On behalf of Weisman, Kennedy & Berris Co., L.P.A. posted in Products Liability on Wednesday, March 5, 2014.

As Stryker hip implant lawsuits continue to proceed, litigation has also been filed against the medical device manufacturer regarding another of its products, namely, the Stryker ShapeMatch Cutting Guide (the Guide).

The Guide is a software-based tool that was designed to help surgeons performing knee-replacement operations. We first mentioned the Guide and some of the problems noted with it to our readers in a blog entry dated Feb. 4, 2014.

Reportedly, many persons who had knee replacements using the Guide are experiencing adverse ailments in the wake of their operations. Those have included reports of walking difficulties, structural misalignment, unusual sounds, compromised mobility and enduring pain.

As noted in a recent media article discussing the Guide, it received so-called “fast-track approval” (501 (k) clearance) from the United States Food and Drug Administration in May 2011. That enabled it to forgo the comprehensive and more exacting regulatory scrutiny typically required of medical devices seeking governmental approval. The Guide was essentially considered as an upgrade to already existing technology used for a well-established surgical procedure.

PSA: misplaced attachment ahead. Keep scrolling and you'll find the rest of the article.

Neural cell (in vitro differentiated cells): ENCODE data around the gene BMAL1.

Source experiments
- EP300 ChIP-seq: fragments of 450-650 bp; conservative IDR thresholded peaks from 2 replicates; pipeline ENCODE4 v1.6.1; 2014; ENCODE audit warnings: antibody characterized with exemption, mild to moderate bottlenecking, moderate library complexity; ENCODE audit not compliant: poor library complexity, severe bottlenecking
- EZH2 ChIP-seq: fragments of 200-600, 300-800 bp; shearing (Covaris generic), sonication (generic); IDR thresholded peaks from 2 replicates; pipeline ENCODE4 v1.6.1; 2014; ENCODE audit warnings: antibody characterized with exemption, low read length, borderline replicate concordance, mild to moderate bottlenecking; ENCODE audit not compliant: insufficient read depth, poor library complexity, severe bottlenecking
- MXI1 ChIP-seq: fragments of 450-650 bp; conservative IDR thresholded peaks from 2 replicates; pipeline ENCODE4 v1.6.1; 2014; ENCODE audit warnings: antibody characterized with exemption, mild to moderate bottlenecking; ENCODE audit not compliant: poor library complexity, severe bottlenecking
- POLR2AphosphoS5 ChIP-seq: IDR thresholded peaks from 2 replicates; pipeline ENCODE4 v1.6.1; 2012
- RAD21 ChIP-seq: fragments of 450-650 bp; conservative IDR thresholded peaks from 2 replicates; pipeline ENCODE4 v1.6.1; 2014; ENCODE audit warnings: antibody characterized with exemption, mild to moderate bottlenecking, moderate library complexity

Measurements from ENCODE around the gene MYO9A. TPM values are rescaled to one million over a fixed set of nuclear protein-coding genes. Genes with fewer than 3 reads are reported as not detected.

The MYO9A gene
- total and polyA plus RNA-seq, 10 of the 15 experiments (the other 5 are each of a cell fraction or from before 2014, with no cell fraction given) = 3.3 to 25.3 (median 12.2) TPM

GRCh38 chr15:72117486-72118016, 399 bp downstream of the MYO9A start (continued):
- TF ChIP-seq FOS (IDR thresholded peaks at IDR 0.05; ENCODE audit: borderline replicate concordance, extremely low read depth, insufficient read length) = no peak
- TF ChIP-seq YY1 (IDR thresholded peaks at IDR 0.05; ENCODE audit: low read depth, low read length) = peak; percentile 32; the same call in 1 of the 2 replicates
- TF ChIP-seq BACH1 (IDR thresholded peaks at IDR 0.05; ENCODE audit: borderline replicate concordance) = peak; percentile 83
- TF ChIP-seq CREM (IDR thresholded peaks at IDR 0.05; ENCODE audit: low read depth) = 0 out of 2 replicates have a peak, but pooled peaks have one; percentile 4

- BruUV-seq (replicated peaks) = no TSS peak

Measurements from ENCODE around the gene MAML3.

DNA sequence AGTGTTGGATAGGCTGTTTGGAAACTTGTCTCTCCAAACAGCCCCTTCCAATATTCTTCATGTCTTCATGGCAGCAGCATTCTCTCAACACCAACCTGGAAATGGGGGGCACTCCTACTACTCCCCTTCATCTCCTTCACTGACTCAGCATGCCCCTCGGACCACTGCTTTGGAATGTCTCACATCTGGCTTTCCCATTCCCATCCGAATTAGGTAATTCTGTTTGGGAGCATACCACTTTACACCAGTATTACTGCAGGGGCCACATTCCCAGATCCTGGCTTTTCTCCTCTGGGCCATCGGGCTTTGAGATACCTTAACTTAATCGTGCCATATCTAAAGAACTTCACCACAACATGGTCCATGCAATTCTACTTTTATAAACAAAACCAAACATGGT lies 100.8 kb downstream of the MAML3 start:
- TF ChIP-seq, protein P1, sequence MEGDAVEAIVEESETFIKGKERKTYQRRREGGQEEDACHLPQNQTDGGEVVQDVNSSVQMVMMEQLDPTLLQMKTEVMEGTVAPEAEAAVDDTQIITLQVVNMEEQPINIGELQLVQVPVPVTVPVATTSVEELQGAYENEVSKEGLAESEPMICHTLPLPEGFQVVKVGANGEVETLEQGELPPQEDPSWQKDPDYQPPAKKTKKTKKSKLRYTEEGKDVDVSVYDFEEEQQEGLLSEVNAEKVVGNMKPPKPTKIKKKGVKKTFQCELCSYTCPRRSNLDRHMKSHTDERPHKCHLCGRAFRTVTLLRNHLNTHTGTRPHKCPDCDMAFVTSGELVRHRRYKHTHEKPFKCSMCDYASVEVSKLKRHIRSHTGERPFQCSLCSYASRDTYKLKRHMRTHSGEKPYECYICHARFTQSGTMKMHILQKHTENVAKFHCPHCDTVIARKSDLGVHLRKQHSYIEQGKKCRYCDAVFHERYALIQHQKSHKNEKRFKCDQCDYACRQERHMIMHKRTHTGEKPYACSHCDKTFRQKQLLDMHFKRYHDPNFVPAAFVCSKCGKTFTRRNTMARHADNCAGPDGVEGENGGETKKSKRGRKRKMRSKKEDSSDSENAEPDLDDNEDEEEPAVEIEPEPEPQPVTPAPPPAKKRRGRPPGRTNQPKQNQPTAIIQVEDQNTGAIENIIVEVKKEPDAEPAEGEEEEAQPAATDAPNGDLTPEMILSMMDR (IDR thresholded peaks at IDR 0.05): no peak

Things apparently went wrong quite quickly, with defective product concerns emerging. Stryker told surgeons to stop using the Guide in late 2012, and the company subsequently issued a recall last year in January.

The FDA then followed up that announcement three months later when, in April 2013, the agency classified Stryker’s call back as a Class I recall. The FDA website states that such a classification attaches when there is a reasonable likelihood that a product “will cause serious adverse consequences or death.”

We will keep our readers in Ohio and elsewhere duly apprised of any material developments that occur with the Guide or its related litigation.

Source: LawyersandSettlements, “Stryker ShapeMatch Cutting Guide system lasted just 18 months,” Gordon Gibb, Feb. 26, 2014

Tags: Products Liability